We then went out to the ‘house’. The guys had described it, but I wasn’t prepared for the awfulness. When she had lived in Seattle, she had had a lovely apartment, beautifully cared for and you could tell that homemaking made her happy. This. Really no words. And then it got worse. Her husband asked the guys and me to come talk to him in a back room, without their mom. We’re thinking he’s about to tell us about the service Monday. No. First he tells us that he’s not going to have the service until Thursday or Friday because people have to have time to get there from Washington. WTF! We just stare at him. I am not taking part in the conversation, leaving it to the guys. They say, “Look! We just drove from the most northern part of Washington. We made it in one day.” Oh, but there’s more.

He then shuffles on his feet, really. Looks down at the ground. Begins to tell us there’s a bit of a problem at the funeral home. They won’t release her body until he pays them. He’s picked out the coffin. He owes the funeral home $6,000 and he doesn’t have that kind of money (no surprise) AND he’s wondering if the guys could pay for the coffin and services. They just tell him that they need to go talk about it and they’ll let him know.

We get back in the van and go back to the motel. Some swearing and fist pounding. Conversation. Seriously, one brother is unemployed. One brother is a teacher, making a teacher’s salary, which may have seemed like millions to the brother-in-law, but in reality of course it wasn’t. What were the options? What the hell? And they don’t want their mother to hear about this!

The guys go back to the house; I stay with the girls. When they tell the brother-in-law that we don’t have that kind of money, we’d have to take out a loan, he tells them, “Oh. Okay. Thanks for thinking about it. I made some calls and I’ve gotten it taken care of.” Uh huh. Of course this just adds to the horrible feelings that are going on – being scammed. Really? In an hour, you just happened to raise the money somewhere else? Okay, that’s how it is. We get it.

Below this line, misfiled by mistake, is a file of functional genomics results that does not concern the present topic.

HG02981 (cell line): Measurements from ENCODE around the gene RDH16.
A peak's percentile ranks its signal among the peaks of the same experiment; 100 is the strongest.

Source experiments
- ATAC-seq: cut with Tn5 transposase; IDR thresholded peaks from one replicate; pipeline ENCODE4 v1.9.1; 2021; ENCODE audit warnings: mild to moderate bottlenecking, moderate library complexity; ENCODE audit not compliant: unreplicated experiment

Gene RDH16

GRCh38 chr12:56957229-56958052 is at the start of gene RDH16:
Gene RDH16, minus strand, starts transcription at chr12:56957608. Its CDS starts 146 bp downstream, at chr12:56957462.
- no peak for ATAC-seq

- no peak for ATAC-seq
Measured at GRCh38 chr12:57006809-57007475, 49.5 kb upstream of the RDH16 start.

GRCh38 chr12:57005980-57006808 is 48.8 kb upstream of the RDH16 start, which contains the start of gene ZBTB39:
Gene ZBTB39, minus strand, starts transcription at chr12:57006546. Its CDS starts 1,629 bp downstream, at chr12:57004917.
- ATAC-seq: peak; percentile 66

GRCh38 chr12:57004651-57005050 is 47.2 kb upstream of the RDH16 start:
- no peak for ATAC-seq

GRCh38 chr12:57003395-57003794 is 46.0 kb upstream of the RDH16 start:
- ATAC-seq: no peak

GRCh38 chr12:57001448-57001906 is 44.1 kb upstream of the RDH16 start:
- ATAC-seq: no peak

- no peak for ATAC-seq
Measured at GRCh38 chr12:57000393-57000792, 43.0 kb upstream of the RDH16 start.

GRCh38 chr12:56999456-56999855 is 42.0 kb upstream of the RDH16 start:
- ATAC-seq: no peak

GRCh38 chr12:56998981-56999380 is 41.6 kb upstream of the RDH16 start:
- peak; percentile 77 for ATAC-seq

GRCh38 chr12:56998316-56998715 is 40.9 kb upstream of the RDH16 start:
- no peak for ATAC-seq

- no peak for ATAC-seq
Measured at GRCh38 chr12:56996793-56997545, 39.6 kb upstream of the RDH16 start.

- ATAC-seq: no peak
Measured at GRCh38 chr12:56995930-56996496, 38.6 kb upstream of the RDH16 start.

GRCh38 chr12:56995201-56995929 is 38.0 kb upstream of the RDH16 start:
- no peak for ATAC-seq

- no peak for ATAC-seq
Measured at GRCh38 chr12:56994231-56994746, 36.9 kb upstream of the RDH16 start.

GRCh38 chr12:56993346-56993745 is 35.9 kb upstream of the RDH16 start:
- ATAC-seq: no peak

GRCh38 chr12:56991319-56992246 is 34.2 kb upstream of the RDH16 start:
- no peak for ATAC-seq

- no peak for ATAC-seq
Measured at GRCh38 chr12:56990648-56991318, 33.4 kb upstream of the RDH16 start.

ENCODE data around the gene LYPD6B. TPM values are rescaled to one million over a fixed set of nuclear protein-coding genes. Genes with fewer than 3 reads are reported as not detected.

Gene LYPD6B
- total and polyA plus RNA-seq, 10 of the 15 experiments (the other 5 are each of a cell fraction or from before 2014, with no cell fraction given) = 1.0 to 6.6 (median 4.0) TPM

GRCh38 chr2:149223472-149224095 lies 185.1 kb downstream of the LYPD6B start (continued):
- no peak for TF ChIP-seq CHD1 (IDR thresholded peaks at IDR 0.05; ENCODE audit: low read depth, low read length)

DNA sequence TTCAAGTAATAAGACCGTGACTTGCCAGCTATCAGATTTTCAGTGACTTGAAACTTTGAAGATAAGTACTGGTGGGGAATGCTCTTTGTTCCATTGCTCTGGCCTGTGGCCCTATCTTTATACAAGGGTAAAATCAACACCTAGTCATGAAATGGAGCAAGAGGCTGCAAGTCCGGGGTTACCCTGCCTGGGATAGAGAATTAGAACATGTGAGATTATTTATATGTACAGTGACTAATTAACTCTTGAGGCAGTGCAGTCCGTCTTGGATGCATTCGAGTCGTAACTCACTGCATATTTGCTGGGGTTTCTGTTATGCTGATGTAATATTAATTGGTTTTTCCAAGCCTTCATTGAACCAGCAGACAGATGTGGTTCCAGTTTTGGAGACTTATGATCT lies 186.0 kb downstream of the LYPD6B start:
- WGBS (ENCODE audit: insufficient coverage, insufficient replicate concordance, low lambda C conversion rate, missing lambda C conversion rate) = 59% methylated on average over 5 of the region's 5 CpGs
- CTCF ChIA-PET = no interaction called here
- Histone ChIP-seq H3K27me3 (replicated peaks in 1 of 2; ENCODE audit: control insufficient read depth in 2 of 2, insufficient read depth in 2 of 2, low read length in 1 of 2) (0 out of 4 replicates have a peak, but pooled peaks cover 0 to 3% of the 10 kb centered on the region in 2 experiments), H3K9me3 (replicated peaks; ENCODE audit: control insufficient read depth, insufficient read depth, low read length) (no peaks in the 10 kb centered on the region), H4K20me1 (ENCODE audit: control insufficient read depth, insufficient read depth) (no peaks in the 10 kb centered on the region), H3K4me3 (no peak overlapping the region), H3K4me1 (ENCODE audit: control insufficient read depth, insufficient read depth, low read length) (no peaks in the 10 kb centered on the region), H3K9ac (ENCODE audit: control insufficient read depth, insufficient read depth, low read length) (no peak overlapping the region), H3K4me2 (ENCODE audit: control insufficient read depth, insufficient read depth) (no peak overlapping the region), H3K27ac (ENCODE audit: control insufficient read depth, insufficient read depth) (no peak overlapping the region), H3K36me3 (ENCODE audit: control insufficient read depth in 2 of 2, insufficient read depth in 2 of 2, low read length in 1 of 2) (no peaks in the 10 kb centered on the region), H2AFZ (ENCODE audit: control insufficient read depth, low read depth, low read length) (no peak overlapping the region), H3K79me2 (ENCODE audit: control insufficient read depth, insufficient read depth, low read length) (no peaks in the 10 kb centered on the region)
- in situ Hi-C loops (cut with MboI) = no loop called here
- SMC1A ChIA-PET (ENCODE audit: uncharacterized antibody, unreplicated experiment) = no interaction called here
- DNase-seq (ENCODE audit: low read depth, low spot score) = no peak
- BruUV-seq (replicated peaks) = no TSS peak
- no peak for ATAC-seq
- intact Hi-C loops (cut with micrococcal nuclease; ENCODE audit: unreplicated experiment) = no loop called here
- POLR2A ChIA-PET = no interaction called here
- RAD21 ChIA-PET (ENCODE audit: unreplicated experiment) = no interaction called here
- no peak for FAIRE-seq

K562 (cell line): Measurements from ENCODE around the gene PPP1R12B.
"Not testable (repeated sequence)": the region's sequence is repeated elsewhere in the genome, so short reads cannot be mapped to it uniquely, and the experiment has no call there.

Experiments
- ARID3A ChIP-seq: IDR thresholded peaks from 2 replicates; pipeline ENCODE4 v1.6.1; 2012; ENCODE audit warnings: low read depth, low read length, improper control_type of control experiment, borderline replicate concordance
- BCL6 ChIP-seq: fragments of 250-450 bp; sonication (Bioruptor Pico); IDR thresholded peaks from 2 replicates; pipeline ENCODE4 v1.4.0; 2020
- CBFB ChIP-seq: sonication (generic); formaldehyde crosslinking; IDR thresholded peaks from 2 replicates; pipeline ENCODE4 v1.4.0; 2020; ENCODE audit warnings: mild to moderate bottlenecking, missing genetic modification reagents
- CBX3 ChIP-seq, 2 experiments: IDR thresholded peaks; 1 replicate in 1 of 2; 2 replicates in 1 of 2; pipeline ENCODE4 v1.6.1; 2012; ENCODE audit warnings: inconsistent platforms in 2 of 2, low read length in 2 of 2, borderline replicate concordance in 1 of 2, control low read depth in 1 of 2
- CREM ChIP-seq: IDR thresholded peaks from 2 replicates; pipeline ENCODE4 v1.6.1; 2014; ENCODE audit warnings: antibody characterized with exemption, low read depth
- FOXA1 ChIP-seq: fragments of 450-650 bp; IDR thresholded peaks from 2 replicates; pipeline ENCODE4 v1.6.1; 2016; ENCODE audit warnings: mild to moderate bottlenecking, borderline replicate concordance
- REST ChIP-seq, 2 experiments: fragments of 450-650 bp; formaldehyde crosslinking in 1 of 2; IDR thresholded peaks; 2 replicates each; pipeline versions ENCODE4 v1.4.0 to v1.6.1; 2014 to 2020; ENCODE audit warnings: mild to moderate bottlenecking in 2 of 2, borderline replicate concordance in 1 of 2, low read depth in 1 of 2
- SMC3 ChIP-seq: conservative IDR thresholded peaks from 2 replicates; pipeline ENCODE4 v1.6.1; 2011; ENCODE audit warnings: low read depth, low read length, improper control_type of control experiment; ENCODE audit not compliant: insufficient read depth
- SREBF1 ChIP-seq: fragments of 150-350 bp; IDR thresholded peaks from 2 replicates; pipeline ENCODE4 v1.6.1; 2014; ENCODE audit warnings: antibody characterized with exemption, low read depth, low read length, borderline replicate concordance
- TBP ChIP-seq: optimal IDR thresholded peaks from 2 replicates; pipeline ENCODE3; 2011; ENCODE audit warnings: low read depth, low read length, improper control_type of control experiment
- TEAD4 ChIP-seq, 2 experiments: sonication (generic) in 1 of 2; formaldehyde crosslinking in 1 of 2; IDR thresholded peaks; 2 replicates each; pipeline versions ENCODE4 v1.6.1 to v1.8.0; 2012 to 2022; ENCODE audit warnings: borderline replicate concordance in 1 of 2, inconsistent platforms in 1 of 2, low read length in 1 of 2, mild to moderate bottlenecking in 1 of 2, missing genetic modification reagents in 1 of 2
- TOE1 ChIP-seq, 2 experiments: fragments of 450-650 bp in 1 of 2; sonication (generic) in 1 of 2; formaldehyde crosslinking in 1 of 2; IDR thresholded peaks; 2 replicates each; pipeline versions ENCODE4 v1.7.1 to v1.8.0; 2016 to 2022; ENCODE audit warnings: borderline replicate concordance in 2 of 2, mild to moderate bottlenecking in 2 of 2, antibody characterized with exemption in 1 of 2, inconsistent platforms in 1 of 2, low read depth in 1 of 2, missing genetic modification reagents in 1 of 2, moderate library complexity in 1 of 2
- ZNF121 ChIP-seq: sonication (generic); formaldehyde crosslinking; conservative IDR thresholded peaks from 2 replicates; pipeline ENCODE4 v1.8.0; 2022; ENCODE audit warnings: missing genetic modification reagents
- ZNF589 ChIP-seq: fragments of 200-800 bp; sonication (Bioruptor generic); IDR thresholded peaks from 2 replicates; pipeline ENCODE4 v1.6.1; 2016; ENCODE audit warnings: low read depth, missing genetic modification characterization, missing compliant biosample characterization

The service is now set for Friday. In a cemetery that is apparently where his other family members are buried. Two and half hour drive away from Baker. We settle into the motel, for the week. The girls are still having a grand slumber party. We meet up with my mother-in-law. Go shopping for flower arrangements for the church and for the coffin. Don’t talk to the brother-in-law. Tuesday evening we are all feeling fried and put upon. Decide what we need is a good ice-cream treat. I go to the only store, looking for Hagen Daz. Nope, no such thing. For some reason, this is just unbearable. OH! We had already given up on good coffee. We asked someone where there might be an espresso stand. We were told there was an Exxon station and an Esso station, but no espresso. What’s a latte? Sigh. Funny how it’s the little things that can really set you off, step on your last nerve.

Then of course there’s explaining to an ex-wife why you can’t return your daughter for her time. Lots more detail there, but suffice it to say that he had full custody so she’s pissed that she’s missing her 8 hours. Whatever.

We get to Friday. To no mom should ever have to bury a child. To no one should have had to live like this. To driving to a small town that means nothing to us. To a service we’ve had no say in. And we’re done. We hit the road.

We have been on the road a while when my niece starts crying because her eyes hurt. We pull over, I climb into the back seat and look at her. Well, damn. I know what this is. Pink eye. And we need to get some medicine because she is going to be miserable. AND, our daughter and myself probably will get it because they’ve been sleeping with me, jumping back and forth between the beds and pillows. So, of course, the last thing I want is to be dealing with pink eye. We find a little hospital in a little town and go into the ER to confirm my diagnosis. We get prescriptions for all of us. Seems like a fitting way to end a very shitty week.

We just drive all the way back to Bellevue, taking shifts. We drop off my brother-in-law and niece and head home to turn in the rental and get back to our home. We never hear from the husband again. The situation with our nephew is another story for another time. Suffice it to say, we also only saw him for one meal where he and his girlfriend sat and played hand held video games. Next we saw him at the service. We never heard from him until my mother-in-law died and he wrote and asked if she left him money. He actually sent us a Christmas card last year with no news, just his signature. Sad family dynamics for sure. And, I just have to say, sooooo very different from my family. For that, I am eternally grateful, always, for my siblings and my husband.

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Author: mamaheidi60

Wife, Mom, Mother-in-love and Grandma. Retired teacher. Love travel, reading, music, especially live music! Blogging for Kulshan Chorus, and singing my heart out.